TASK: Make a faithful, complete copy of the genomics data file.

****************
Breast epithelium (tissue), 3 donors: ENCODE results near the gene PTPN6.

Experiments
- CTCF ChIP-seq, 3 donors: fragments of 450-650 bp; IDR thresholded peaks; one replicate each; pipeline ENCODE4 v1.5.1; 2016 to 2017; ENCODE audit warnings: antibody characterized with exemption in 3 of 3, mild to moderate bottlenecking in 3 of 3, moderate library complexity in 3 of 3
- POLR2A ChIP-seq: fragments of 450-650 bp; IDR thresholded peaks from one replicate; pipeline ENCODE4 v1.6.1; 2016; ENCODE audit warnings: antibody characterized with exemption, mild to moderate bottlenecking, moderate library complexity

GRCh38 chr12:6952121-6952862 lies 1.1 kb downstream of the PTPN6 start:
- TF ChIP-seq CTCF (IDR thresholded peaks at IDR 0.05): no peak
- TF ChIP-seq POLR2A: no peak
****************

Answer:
Breast epithelium (tissue), 3 donors: ENCODE results near the gene PTPN6.

Experiments
- CTCF ChIP-seq, 3 donors: fragments of 450-650 bp; IDR thresholded peaks; one replicate each; pipeline ENCODE4 v1.5.1; 2016 to 2017; ENCODE audit warnings: antibody characterized with exemption in 3 of 3, mild to moderate bottlenecking in 3 of 3, moderate library complexity in 3 of 3
- POLR2A ChIP-seq: fragments of 450-650 bp; IDR thresholded peaks from one replicate; pipeline ENCODE4 v1.6.1; 2016; ENCODE audit warnings: antibody characterized with exemption, mild to moderate bottlenecking, moderate library complexity

GRCh38 chr12:6952121-6952862 lies 1.1 kb downstream of the PTPN6 start:
- TF ChIP-seq CTCF (IDR thresholded peaks at IDR 0.05): no peak
- TF ChIP-seq POLR2A: no peak